The lobby at Hotel dâ€™Angleterre
Lauren Romano heads to Copenhagen and sips her stay away in coffee shops, watching impeccably dressed Danes cycle past
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The colourful Nyhavn
veryone’s just so healthy looking there,” my friend informs me on a rainy Sunday the weekend before my departure to Copenhagen. Having been to Roskilde Festival in Denmark the year before, she gives me a crash course on Nordic nationality: they are tall, they ride bikes and make exceptionally well-designed chairs. The reality isn’t far off. Arriving at the Hotel d’Angleterre thoroughly exhausted from my 5am wakeup call, my suitcase is dispensed of by a porter with the subtlety of an accomplished pickpocket and the chair I am ushered towards is sink-in comfortable. Stirring sugar into a frothy cappuccino I can’t help but notice that the floor-to-ceiling window in the restaurant looks out onto the regal Kongens Nytorv square, and, if you squint, the stretch of harbour that inspired a thousand postcards – the rainbow coloured Nyhavn. The scene is a blur of cyclists zipping by and many of them do, I can confirm, look of statuesque build. One of the oldest hotels in Europe, d’Angleterre underwent an extensive three-year refurbishment, reA superior guestroom at Hotel d’Angleterre
The breakfast buffet at Hotel d’Angleterre
opening in 2013 with 90 rooms, 60 suites and (more recently) a Michelin-starred restaurant, Marchal. The overall aesthetic emanates traditional charm and comfort. The old brass pendants hanging in the corridors have been silver coated to match the new colour scheme, and the original chandeliers in the suites, banqueting hall and ball rooms have been artfully restored. Our superior guestroom is spacious, with carpets so thick you want to kick off your slippers and skip along barefoot. The separate sitting room means plenty of space to spread out, and there’s something very selfsatisfying about snapping shut the sliding doors to the grand bathroom, with its huge shower. After another reviving shot courtesy of the Nespresso machine, we venture outside to explore. The nearby Strøget, the longest shopping street in the city, is the main arterial route and there is plenty to distract along its tributary avenues. The Danish capital is not short of quirky homeware shops, and after a quick browse I nearly walk away with a set of mottled earthenware coffee bowls, which I veto when I remember past pottery and suitcase disasters.
“The floor-to-ceiling window in the restaurant looks out onto the regal Kongens Nytorv square” Talking of coffee, Copenhagen has countless pitstops where you can linger over a cup of Joe, and most of them are decked out with the sort of angular furniture and minimalist aethetic that grace glossy magazine covers. Add to that the fact that the clientele look like they have either stumbled from a model casting, an architecture lecture or the headquarters of a cutting-edge design firm – and you’ll find the peoplewatching potential is a far cry from a London Starbucks. I fritter away countless crowns on lattes during my three-day sojourn, but my favourite place to do so is the laid back Café Paludan opposite Copenhagen cathedral. A mismatch of furniture, adorned with shabby chic upholstery is crammed into countless nooks between bookshelves of well-thumbed volumes, and visitors can swing by for all-day eats like smoked salmon and avocado on chunks of dense rye bread. Come evening we decide to avoid the crowds congregating along the waterfront at Nyhavn and the famous Tivoli amusement gardens (like a more idyllic, super-sized Winter Wonderland, minus the reindeer), and head to the lesser known neighbourhoods of Nørrebro and Vesterbro in search of real ‘local’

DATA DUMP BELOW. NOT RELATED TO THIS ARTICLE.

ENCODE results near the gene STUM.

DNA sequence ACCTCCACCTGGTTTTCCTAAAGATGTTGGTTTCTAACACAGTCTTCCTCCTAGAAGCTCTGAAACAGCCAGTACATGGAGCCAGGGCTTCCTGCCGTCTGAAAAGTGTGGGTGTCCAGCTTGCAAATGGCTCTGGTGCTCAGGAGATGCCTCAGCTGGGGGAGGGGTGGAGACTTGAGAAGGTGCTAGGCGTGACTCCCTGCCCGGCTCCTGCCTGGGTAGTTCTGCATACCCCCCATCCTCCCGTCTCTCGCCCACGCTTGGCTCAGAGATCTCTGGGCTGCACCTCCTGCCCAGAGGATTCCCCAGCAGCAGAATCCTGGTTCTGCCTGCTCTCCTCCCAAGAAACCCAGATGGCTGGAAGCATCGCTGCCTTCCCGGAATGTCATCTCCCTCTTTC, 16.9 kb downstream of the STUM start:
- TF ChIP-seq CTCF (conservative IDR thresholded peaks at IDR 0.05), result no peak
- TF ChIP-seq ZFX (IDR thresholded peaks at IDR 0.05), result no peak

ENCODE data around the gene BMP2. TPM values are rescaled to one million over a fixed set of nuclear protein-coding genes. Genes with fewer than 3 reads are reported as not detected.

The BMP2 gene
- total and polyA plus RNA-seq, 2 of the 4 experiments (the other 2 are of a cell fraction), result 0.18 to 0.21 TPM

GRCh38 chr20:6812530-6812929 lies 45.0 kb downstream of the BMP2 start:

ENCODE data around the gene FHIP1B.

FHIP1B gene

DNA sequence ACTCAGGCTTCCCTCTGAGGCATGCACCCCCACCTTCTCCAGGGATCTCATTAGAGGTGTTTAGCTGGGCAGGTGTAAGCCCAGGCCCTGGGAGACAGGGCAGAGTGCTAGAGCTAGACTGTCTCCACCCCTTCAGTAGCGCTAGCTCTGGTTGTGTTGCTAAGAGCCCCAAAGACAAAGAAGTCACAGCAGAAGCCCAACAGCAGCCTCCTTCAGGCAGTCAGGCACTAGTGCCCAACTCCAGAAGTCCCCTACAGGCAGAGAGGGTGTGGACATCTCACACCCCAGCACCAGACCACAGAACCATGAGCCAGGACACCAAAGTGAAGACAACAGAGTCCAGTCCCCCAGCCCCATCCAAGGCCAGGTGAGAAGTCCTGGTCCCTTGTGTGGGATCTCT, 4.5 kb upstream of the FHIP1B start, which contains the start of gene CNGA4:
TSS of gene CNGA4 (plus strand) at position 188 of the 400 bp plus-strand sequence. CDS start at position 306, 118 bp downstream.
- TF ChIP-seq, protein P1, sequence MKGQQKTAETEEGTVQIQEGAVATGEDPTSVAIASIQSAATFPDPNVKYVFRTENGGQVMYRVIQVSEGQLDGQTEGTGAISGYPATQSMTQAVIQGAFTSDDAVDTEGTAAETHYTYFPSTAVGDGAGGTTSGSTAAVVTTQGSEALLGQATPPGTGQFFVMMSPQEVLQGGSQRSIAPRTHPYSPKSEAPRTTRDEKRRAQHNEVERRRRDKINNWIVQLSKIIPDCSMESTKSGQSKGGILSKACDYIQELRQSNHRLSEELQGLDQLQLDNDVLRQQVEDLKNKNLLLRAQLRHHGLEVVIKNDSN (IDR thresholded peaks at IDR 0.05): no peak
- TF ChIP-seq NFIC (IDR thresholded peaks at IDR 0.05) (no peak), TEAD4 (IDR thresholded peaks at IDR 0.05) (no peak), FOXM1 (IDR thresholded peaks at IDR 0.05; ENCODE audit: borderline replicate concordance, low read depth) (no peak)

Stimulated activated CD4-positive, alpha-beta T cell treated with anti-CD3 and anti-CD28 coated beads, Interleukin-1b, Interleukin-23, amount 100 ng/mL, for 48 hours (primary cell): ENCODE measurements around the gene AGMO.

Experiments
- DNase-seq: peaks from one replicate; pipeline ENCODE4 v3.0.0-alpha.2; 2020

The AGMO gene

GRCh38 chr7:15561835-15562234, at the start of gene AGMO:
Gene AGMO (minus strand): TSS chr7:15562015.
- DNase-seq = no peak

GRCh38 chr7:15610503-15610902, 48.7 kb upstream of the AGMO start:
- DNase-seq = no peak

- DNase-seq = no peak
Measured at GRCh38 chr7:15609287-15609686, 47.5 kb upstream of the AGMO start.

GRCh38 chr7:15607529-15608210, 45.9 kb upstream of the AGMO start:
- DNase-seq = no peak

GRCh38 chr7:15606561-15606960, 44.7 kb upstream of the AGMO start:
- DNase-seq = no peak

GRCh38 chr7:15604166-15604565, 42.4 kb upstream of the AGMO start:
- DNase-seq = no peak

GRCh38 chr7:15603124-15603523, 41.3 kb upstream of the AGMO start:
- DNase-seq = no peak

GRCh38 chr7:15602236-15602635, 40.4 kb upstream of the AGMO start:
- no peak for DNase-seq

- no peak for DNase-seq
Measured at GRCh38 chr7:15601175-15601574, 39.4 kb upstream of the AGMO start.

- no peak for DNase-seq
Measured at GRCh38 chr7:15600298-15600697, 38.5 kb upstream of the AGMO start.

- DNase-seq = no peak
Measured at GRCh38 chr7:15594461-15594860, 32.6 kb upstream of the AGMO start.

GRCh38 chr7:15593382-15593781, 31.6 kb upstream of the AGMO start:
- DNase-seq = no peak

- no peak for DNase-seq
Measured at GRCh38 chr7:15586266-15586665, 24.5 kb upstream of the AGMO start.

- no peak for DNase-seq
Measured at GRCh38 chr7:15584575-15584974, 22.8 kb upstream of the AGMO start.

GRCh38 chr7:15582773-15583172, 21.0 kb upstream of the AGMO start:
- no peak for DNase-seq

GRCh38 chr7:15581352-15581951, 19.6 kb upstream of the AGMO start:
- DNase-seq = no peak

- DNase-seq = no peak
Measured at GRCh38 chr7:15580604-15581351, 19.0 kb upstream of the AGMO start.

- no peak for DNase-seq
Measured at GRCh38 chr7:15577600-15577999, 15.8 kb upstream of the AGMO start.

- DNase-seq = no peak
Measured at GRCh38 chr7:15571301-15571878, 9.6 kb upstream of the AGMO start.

hangouts. But the Danes are early eaters: if you rock up at 9pm, as we did, you might feel somewhat like you’ve missed the party. That said, it’s nice to be able to enjoy a night out which doesn’t involve queuing/booking 18 months in advance – except, of course, if you want to pull up a chair at the likes of Noma. When it comes to Michelin-starred eateries, diners are spoilt for choice. If you can’t get a seat at the world-renowned restaurant, there are another 14 to choose from. I keep things closer to home by lunching at d’Angleterre’s Marchal, which usurped Geranium as best restaurant of the year in Denmark last year. The fried zander with pearl barley risotto and lumpfish roe, and the caramel ice cream with milk snow, cooked by head chef Ronny Emborg, are works of art. I had high hopes, though, from the moment I sat down to my first breakfast at the hotel. You can tell a lot about the calibre of someone’s cooking from their eggs, and those I sample could, I suspect, give Delia a run for her money. My short stay in Copenhagen turns out to be the most relaxing city break I’ve ever been on. There are galleries, castles, a brewery and sites aplenty to see, but these don’t feel as obligatory as waiting in the hour-long queue for the Sagrada Família in Barcelona, or standing on tip-toes to get a glimpse of the Mona Lisa at the Louvre; for the sightseer Copenhagen is a less daunting prospect. Of the places of interest we did visit, I would recommend the National Gallery of Denmark. Spanning 700 years of art from across Europe, the magnificent old museum building dates back to 1896 and boasts an impressive modernist glass extension. The Torvehallerne food market isn’t too far away either, so head there afterwards to eat cinnamon buns like a local – albeit one that will be addressed in word-perfect English by everyone you meet before you barely even open your mouth. The best way to get a real sense of the geography of the city and how it has evolved over the centuries is by boat. Guided tours take in the numerous sights dotted around Copenhagen’s shoreline. The biggest